Esther Ticktin, 10/27/2004
Our Rabbis ordained for us to read what is now named Genesis Chapter 21 on the first day of Rosh Hashanah and chapter 22 on the second day. If you read along with the
layners, you may have been shocked by the terse style in which a story of such enormous events, as the birth of one of the sons of the powerful sheik, and the abandonment and near death of another son is reported. The whole chapter reads like a newspaper account on "A day in the life of the Sheik, or the Governor, or the President."
And you may have asked yourself, why did the Rabbis want us to start the new year with two such terrifying stories about our revered ancestors and the beginnings of our history as a people? Why did they present the stories without commentary? Certainly, their structuring of the Ten Days of Awe, around sin, prayer, forgiveness, peace and Tzedakah is very different from Abrahams experience of God!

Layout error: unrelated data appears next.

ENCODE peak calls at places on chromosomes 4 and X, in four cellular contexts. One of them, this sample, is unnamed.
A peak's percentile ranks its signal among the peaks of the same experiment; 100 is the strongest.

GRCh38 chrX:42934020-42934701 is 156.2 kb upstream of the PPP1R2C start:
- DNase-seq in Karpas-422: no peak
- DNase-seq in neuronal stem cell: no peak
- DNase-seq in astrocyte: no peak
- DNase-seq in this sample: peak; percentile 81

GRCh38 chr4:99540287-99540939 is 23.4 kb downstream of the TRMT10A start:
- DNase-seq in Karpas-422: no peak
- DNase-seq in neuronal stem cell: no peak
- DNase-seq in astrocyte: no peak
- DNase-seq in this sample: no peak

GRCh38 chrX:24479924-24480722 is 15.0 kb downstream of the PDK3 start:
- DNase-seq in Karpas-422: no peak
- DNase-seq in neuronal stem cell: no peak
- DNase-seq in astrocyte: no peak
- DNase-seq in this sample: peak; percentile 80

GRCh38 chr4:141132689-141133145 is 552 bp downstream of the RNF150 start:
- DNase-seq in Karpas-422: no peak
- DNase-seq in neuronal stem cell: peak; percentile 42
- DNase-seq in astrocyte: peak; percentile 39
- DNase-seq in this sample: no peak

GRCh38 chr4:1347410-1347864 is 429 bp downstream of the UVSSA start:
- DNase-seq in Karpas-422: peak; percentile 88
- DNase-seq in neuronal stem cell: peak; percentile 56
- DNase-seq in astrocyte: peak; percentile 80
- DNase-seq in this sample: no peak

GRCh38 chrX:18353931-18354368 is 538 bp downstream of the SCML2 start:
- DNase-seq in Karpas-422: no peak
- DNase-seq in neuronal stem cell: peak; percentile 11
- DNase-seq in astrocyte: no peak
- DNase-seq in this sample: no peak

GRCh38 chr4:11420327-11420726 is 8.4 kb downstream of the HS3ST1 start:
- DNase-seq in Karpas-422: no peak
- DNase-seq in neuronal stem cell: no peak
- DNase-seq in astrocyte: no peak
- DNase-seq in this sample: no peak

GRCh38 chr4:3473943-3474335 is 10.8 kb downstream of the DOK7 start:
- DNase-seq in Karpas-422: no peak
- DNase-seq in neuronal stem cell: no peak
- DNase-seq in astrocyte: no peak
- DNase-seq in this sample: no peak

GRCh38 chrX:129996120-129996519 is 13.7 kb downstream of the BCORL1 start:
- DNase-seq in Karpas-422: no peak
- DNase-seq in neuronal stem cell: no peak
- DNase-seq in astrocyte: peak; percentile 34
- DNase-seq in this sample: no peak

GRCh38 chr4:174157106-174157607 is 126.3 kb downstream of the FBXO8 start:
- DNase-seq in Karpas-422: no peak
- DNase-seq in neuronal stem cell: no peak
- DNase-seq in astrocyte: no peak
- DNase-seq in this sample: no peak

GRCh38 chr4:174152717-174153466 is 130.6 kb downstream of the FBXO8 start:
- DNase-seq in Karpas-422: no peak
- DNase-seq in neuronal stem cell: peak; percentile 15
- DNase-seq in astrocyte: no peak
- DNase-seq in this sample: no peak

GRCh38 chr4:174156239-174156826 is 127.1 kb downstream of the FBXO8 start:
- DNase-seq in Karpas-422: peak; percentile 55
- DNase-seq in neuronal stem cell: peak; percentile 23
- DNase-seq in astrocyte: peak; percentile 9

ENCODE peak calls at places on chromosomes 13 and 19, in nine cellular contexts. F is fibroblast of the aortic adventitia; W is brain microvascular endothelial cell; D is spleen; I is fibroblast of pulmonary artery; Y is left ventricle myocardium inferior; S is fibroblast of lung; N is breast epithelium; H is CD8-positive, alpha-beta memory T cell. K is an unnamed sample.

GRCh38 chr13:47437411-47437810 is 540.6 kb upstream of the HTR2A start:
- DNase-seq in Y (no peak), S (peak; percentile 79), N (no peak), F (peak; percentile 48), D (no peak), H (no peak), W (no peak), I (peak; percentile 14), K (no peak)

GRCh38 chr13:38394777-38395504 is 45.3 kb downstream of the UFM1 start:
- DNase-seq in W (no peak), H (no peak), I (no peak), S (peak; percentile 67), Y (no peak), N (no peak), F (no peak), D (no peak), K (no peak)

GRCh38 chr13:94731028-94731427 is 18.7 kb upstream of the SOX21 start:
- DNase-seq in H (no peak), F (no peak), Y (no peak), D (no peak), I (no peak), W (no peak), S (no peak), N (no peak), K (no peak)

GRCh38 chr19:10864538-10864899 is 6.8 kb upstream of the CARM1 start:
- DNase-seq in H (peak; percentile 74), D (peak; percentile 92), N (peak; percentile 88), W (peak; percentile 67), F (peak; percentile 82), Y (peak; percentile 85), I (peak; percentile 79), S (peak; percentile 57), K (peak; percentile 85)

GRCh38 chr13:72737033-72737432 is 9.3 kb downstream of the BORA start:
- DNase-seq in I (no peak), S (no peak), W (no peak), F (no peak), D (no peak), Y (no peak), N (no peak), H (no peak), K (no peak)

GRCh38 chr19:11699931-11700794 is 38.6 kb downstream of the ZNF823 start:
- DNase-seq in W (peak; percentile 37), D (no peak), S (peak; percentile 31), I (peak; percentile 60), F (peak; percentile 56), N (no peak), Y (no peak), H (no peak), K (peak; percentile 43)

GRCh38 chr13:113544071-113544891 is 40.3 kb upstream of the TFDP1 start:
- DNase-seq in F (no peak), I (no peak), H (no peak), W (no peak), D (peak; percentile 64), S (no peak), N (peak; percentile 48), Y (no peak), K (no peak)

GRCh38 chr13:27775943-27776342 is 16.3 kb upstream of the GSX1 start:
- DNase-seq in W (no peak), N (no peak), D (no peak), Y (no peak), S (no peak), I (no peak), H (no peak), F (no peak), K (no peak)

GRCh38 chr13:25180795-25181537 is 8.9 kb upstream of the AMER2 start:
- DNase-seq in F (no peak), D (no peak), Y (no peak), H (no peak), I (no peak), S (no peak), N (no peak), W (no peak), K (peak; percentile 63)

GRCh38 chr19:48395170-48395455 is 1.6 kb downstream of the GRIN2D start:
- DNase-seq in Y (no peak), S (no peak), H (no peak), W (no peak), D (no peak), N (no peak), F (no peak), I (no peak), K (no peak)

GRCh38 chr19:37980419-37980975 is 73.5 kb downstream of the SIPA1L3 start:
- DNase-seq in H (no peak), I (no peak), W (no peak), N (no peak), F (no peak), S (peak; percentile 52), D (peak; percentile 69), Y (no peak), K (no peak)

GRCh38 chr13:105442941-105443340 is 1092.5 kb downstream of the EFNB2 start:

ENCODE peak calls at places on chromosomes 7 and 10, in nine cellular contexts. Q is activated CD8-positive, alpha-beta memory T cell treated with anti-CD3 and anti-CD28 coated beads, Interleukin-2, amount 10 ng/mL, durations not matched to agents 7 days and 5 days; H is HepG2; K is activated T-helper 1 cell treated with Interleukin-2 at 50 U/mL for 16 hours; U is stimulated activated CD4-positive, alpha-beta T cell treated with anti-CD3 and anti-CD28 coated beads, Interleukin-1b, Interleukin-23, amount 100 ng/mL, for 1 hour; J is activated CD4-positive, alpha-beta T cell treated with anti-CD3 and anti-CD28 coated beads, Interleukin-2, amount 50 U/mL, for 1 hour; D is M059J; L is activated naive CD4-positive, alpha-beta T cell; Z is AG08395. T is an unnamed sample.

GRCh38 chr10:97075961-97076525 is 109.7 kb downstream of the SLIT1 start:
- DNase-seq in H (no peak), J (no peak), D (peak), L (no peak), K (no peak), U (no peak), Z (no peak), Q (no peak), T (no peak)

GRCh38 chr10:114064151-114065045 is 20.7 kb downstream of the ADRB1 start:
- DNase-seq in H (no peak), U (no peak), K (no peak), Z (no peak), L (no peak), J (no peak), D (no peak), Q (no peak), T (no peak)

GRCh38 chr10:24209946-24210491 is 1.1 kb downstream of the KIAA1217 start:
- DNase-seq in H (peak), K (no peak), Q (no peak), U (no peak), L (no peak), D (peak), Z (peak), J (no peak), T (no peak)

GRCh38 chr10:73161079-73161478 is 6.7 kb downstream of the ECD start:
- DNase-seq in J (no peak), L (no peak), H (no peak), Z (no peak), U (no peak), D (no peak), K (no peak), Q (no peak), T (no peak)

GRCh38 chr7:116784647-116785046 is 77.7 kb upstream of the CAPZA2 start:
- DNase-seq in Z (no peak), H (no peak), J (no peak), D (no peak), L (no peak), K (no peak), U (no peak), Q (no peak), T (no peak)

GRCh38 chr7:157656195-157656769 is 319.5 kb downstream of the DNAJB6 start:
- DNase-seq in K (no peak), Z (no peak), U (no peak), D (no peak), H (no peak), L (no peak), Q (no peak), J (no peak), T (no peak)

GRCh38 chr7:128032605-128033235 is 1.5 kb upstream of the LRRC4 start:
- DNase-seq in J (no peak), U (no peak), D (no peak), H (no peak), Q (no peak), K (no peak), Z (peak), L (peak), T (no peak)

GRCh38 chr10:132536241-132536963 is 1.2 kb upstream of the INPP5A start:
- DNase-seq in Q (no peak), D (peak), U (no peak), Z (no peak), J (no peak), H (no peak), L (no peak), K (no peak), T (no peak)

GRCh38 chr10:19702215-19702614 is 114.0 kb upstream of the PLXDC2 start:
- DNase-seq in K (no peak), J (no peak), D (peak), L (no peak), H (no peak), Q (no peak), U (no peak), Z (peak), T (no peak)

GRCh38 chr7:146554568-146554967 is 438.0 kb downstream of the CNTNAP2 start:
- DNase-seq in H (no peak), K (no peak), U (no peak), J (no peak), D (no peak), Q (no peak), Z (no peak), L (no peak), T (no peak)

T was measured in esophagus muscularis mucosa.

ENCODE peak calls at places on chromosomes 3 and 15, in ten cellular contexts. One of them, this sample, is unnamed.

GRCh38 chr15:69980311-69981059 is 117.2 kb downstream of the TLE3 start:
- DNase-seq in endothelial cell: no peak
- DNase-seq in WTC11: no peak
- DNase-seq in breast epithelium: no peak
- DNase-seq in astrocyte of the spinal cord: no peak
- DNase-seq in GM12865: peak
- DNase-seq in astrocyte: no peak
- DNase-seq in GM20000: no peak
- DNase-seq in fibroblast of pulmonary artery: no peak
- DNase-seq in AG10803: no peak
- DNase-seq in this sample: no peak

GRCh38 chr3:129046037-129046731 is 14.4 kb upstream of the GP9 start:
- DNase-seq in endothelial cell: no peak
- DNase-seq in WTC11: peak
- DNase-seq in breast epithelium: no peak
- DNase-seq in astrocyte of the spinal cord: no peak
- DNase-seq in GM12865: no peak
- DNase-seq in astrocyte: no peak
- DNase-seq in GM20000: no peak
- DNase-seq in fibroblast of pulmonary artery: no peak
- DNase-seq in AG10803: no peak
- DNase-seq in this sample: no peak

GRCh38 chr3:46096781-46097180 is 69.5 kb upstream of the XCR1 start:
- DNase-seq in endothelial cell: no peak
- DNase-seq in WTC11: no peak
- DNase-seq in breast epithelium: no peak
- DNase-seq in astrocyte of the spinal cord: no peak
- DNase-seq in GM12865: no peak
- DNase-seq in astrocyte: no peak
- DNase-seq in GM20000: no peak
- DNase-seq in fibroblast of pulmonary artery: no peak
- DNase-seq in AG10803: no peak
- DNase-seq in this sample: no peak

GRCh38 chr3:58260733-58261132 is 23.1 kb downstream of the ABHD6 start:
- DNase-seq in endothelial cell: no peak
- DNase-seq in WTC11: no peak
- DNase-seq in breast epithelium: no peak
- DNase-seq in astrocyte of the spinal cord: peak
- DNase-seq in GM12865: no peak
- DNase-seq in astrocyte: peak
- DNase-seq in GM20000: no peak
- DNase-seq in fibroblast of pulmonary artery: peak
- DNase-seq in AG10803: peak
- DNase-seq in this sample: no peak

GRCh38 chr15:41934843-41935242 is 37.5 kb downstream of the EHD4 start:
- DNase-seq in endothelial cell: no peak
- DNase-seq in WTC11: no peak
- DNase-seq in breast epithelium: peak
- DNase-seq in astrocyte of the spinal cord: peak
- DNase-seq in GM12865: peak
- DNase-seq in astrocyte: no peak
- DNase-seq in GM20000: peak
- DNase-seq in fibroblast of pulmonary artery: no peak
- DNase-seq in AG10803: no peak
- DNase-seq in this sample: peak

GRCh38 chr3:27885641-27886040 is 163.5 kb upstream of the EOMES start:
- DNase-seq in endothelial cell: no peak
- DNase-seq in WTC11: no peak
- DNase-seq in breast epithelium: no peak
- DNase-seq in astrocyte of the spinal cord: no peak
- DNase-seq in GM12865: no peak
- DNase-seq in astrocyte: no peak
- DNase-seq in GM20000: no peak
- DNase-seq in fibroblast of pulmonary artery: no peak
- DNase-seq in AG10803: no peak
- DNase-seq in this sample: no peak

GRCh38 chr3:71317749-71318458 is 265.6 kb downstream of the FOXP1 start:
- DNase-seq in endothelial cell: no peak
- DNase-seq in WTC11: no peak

In order to begin answering this question, we have to understand much more about Abraham and about Sarah and Hagar. We have to know much more about their relationships. Ive been thinking about them for years as the Rabbis tell us to do, and Ive been using the tools of my trade which is psychotherapy. The details which the Torah provides for us are very rich, so let me start.
However I cant resist telling you how I got involved in thinking about this question. I loved Sarah without really knowing her simply as my spiritual ancestor. And I wanted to redeem her of her complicity in a murder. Im afraid I couldnt quite do it. What I came away with is understanding her still loving her, not as a powerful leader of our people, but as the abused wife of one. Our Tzedakah Collective support
four shelters for abused wives, some including children. Unfortunately there was no such shelter at Sarah and Hagars time.